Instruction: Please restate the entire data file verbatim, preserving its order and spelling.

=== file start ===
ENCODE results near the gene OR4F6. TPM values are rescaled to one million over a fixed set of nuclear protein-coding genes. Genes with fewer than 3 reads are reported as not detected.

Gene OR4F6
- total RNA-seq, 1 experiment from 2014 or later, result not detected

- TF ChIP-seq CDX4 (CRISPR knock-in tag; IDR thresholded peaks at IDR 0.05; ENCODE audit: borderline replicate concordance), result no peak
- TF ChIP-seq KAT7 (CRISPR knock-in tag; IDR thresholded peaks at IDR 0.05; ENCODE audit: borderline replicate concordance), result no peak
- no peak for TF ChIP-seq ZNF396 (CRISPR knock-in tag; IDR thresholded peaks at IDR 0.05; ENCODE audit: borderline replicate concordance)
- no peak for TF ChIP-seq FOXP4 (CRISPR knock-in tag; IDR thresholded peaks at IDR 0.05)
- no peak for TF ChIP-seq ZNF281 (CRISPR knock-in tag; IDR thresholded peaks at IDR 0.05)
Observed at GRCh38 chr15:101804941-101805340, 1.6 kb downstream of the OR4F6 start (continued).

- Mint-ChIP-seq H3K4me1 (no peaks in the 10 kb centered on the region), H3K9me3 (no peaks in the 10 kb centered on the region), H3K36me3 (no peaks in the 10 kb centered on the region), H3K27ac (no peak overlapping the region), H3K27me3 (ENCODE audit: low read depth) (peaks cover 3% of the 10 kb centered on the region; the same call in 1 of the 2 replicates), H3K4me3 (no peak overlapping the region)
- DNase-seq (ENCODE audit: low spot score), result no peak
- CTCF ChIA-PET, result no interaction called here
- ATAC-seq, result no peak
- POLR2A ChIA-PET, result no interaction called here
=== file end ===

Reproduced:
ENCODE results near the gene OR4F6. TPM values are rescaled to one million over a fixed set of nuclear protein-coding genes. Genes with fewer than 3 reads are reported as not detected.

Gene OR4F6
- total RNA-seq, 1 experiment from 2014 or later, result not detected

- TF ChIP-seq CDX4 (CRISPR knock-in tag; IDR thresholded peaks at IDR 0.05; ENCODE audit: borderline replicate concordance), result no peak
- TF ChIP-seq KAT7 (CRISPR knock-in tag; IDR thresholded peaks at IDR 0.05; ENCODE audit: borderline replicate concordance), result no peak
- no peak for TF ChIP-seq ZNF396 (CRISPR knock-in tag; IDR thresholded peaks at IDR 0.05; ENCODE audit: borderline replicate concordance)
- no peak for TF ChIP-seq FOXP4 (CRISPR knock-in tag; IDR thresholded peaks at IDR 0.05)
- no peak for TF ChIP-seq ZNF281 (CRISPR knock-in tag; IDR thresholded peaks at IDR 0.05)
Observed at GRCh38 chr15:101804941-101805340, 1.6 kb downstream of the OR4F6 start (continued).

- Mint-ChIP-seq H3K4me1 (no peaks in the 10 kb centered on the region), H3K9me3 (no peaks in the 10 kb centered on the region), H3K36me3 (no peaks in the 10 kb centered on the region), H3K27ac (no peak overlapping the region), H3K27me3 (ENCODE audit: low read depth) (peaks cover 3% of the 10 kb centered on the region; the same call in 1 of the 2 replicates), H3K4me3 (no peak overlapping the region)
- DNase-seq (ENCODE audit: low spot score), result no peak
- CTCF ChIA-PET, result no interaction called here
- ATAC-seq, result no peak
- POLR2A ChIA-PET, result no interaction called here